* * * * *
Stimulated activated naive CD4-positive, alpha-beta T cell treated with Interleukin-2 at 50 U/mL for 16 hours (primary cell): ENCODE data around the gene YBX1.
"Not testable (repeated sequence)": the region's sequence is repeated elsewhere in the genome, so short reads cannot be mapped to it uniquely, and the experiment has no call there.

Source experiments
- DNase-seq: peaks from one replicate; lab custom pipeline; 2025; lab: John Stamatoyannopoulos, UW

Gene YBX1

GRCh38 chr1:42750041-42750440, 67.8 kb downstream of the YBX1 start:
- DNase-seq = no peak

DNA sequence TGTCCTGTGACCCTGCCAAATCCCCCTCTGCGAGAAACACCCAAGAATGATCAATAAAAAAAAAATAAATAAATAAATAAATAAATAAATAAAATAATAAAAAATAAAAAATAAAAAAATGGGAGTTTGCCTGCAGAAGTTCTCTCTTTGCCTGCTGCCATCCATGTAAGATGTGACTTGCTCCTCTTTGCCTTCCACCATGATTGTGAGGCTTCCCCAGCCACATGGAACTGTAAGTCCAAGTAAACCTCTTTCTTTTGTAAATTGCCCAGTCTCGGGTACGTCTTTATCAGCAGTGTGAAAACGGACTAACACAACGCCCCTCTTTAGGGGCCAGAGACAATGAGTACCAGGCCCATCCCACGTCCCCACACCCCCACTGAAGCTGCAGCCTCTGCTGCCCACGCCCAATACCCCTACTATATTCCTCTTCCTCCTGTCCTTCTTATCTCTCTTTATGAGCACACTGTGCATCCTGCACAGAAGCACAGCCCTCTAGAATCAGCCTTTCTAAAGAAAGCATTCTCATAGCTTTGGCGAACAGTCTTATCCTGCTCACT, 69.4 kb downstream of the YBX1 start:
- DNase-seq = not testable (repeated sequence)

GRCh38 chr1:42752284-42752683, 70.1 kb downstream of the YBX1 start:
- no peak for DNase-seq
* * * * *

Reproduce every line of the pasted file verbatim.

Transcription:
Stimulated activated naive CD4-positive, alpha-beta T cell treated with Interleukin-2 at 50 U/mL for 16 hours (primary cell): ENCODE data around the gene YBX1.
"Not testable (repeated sequence)": the region's sequence is repeated elsewhere in the genome, so short reads cannot be mapped to it uniquely, and the experiment has no call there.

Source experiments
- DNase-seq: peaks from one replicate; lab custom pipeline; 2025; lab: John Stamatoyannopoulos, UW

Gene YBX1

GRCh38 chr1:42750041-42750440, 67.8 kb downstream of the YBX1 start:
- DNase-seq = no peak

DNA sequence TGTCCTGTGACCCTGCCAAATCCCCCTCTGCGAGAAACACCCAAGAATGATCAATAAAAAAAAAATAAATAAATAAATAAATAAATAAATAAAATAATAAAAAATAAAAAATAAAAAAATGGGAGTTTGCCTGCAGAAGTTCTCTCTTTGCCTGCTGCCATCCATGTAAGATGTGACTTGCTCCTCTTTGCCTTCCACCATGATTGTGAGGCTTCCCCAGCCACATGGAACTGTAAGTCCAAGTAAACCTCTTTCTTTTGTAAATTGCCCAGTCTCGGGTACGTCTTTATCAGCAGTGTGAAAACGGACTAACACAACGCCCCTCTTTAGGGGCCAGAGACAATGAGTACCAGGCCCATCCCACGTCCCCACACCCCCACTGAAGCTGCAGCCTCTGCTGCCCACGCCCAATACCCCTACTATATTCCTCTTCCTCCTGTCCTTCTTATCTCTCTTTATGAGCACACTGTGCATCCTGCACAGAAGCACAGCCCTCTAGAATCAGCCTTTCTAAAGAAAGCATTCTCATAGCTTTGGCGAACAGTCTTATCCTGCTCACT, 69.4 kb downstream of the YBX1 start:
- DNase-seq = not testable (repeated sequence)

GRCh38 chr1:42752284-42752683, 70.1 kb downstream of the YBX1 start:
- no peak for DNase-seq